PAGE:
As many of you know already, Chef Sudhir Seth changed the menu over at Passage to India in December. If you had been to Passage to India before then, you'd know that their menu prior to this was nothing to be ashamed of. Chef Sudhir took a risk by making the drastic changes to his menu that he has and I'm happy to report that the change of menu is definitely for the better.
The new menu is divided up among the different regions of India – North, South, East and West. Missing completely from the new menu are the usual Rogan Josh, Paneer Makhani, and Chicken Curry. If you look at the East and West section of the menu below, you'll see that a majority of the dishes can't be found at other Indian restaurants. With dishes like Shorshe Bata Mache and Panchphorner Parmal Shaak from the East or Salli Boti Jardaloo and Chutney Ni Murgi from the West, Chef Sudhir is giving us the chance to increase the depth of our taste buds.
Most dishes that we're all used seeing in Indian Cuisine are from the North and South of India. So if you are looking for some of the more traditional Indian dishes (traditional in the sense that they are more common to Indian restaurants in the DC area), you can order from the North and South menus. Passage to India still has Lamb Korma, which Chef Sudhir would be crazy to remove. I believe it's the best I've ever tasted. One of Phyllis Richman's recent articles backs this opinion up as well. Also, the classic Chicken Tikka-Masala still remains on the menu. Chef Sudhir says, "I originally wanted to leave it (chicken tikka-masala) off, but people complained enough about us not having it, that I had to leave it on."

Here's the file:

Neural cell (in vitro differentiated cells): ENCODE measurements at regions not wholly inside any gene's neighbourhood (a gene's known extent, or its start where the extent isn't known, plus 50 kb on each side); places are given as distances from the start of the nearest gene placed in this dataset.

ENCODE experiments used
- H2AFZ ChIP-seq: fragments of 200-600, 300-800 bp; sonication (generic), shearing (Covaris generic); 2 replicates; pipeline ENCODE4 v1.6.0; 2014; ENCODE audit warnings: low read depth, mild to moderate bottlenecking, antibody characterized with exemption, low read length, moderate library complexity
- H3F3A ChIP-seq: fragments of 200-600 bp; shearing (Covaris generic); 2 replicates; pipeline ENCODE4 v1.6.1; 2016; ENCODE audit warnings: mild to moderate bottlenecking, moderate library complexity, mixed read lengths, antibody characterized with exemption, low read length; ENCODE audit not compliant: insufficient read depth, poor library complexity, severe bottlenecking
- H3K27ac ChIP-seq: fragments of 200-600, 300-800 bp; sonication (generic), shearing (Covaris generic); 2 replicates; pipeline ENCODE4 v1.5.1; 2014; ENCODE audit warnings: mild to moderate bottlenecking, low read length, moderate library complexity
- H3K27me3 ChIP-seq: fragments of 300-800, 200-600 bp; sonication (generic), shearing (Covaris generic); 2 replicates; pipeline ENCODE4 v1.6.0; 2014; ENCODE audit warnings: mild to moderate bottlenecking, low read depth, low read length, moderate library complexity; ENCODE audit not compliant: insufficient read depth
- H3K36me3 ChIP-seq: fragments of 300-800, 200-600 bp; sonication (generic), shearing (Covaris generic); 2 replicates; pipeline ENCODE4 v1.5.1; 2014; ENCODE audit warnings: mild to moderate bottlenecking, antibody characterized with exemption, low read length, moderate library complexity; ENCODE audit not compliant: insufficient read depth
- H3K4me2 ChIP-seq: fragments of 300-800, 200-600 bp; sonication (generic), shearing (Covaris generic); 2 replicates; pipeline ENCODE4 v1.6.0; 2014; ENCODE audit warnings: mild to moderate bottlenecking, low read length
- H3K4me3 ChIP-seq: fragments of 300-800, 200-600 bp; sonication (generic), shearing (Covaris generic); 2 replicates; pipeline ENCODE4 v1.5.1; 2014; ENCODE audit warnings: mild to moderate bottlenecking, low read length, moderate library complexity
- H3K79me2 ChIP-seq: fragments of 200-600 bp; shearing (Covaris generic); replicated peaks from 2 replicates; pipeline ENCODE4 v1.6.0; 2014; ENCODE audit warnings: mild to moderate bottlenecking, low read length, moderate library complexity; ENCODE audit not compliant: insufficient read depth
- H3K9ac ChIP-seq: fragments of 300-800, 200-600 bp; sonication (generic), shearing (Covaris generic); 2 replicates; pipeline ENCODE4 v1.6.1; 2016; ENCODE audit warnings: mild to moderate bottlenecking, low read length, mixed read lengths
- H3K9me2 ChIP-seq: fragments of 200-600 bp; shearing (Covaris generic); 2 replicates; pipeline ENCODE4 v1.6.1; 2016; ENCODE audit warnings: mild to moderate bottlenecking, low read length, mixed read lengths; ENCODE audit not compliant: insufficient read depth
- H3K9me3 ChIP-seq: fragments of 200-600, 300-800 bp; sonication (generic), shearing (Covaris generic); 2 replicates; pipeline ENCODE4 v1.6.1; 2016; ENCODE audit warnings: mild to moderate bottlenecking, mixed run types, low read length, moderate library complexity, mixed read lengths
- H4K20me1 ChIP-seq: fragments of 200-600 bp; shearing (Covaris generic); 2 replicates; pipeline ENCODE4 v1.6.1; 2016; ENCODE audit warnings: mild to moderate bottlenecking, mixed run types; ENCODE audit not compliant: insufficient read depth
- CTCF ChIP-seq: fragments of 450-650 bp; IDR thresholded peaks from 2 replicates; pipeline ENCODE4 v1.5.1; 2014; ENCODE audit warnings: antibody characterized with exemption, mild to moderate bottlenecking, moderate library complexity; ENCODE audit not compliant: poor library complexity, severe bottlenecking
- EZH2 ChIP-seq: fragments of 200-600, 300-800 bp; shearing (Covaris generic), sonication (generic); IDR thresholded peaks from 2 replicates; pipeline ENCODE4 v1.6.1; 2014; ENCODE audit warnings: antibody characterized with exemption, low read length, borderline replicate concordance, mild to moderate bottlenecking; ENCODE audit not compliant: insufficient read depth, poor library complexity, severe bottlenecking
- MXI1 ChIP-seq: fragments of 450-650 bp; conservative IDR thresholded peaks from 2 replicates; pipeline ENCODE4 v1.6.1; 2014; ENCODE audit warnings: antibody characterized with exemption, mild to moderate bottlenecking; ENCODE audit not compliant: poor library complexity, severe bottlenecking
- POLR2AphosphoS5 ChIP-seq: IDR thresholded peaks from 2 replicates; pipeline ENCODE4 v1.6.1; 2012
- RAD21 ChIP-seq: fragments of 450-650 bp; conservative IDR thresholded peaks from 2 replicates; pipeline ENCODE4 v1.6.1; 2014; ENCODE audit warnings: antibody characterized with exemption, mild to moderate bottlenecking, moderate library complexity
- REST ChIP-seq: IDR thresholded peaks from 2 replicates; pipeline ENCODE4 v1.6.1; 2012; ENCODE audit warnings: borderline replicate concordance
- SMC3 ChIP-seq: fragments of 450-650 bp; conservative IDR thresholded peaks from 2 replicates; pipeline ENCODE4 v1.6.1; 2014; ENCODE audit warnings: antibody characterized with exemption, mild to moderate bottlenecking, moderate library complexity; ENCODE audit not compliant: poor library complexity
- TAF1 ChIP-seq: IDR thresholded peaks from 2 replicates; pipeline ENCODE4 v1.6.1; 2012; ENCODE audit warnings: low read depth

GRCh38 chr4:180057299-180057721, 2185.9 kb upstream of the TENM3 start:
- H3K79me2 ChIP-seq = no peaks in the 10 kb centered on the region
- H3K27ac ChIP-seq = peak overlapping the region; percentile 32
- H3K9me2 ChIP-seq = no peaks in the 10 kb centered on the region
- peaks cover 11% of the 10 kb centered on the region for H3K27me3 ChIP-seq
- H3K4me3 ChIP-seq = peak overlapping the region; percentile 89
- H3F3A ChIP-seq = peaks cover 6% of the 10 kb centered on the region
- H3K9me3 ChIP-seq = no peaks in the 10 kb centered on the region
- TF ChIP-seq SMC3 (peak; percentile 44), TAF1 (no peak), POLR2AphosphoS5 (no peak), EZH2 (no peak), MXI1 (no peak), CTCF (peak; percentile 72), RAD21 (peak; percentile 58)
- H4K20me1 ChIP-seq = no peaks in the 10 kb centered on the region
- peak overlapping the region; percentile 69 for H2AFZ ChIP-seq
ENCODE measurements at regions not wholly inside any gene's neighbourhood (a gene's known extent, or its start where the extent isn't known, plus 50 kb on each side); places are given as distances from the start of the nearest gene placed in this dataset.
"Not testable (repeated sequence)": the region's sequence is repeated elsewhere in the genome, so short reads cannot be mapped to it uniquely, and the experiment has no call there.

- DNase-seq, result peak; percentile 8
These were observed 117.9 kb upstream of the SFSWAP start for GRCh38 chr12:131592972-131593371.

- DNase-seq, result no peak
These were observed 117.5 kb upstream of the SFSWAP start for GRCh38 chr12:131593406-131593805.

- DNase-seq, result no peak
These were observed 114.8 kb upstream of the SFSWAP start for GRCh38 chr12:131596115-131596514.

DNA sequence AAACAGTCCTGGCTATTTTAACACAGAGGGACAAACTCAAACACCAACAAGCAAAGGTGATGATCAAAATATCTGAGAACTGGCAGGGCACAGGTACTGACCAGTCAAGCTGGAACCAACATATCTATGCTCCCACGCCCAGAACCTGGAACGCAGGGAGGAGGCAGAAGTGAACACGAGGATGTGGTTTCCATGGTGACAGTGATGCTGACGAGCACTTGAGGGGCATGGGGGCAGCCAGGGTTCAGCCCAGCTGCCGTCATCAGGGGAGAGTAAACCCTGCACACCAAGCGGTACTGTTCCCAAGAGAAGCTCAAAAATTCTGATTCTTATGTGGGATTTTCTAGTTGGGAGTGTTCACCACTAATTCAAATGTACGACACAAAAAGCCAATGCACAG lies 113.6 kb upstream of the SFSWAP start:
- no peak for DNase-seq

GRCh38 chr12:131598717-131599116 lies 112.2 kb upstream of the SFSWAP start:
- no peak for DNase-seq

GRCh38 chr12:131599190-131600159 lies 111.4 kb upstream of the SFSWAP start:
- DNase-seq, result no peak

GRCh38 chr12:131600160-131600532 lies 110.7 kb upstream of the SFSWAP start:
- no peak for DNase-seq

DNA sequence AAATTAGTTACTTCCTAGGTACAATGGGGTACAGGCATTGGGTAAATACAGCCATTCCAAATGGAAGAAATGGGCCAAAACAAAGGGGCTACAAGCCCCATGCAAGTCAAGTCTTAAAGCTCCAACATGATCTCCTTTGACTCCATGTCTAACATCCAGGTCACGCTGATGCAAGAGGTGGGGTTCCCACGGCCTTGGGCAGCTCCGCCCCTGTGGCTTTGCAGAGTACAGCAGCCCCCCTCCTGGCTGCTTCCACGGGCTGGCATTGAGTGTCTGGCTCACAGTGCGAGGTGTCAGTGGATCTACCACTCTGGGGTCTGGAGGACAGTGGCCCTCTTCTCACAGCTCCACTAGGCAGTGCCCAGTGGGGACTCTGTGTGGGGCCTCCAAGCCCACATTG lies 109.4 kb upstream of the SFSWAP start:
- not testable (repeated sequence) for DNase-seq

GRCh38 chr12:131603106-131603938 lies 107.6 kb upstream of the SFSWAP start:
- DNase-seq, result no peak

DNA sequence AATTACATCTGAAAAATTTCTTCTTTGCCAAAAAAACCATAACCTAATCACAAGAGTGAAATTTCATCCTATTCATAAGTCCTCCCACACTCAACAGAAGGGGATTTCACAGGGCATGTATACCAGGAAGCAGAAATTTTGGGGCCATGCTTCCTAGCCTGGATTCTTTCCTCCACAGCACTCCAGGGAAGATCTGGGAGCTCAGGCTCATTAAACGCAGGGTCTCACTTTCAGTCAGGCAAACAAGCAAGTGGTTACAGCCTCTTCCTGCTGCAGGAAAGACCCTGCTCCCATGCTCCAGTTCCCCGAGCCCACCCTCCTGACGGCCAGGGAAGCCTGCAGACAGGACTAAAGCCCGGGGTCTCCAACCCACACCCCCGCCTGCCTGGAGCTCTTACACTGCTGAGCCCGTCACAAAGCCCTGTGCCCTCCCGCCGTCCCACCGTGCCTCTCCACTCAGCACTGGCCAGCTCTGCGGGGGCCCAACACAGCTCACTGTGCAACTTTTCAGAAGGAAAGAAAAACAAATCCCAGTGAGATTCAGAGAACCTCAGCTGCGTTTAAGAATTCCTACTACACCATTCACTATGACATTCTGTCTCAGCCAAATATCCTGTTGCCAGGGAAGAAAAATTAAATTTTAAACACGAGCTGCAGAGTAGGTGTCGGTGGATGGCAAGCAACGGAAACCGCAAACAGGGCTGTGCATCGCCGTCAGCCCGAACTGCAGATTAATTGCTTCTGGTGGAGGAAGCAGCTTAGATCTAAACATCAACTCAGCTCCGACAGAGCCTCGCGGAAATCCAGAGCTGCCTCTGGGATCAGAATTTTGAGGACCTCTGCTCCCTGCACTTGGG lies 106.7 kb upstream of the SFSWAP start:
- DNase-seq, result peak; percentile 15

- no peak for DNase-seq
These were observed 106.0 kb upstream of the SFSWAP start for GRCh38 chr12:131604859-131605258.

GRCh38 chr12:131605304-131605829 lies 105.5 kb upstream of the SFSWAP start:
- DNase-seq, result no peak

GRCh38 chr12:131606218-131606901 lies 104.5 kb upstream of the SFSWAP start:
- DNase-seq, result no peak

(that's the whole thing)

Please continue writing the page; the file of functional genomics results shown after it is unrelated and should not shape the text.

Now that I've told you about the menu, let me tell you about my experiences there. Sadly, our first attempt in December at sampling the new menu wasn't very successful. We were very excited to try the menu and there were many dishes that we wanted to try – So many, in fact, we couldn't decide which to order. Instead, we both decided to order one of the chef's samplers. The chef's samplers weren't a sample of the dishes that we'd wanted to try unfortunately. Most of them were the dishes that we'd had before. DOH! So if there was one thing I'd improve, it would definitely be the sampler dishes – but that's about it.
Our second attempt two Fridays ago went much smoother. Luckily, we made a reservation for 8:30 PM, because when we arrived, they were pretty busy. This time we ordered differently. For an appetizer, I went for the Crab Masala. For $7.95, you get jumbo lump crab meat mixed with chopped onions, tomatoes, cilantro, tumeric, and other Indian spices wrapped in a papadam. The crab was very tender (and no shell!) and much better than I thought it would have been – plus Chef Sudhir didn't scrimp with the lump crab. Amy ordered the Samosa Chaat which is actually another dish carried over from the previous menu. We'd had it before, and as last time, it was wonderful. The samosa was full of spices and it was topped with just the right amount of chutney sauces. Other restaurants tend to pour on the chutneys and raita, which turns this dish into more of a soup than anything else. The samosa also came on top of a bed of chana (chick peas with curry). One other thing worth noting is that Passage to India's samosas are never greasy which is a common complaint we have at other Indian restaurants. Each appetizer came with a small side salad which you could actually eat and use to cleanse your palate. At most Indian restaurants, the garnishes are barely edible.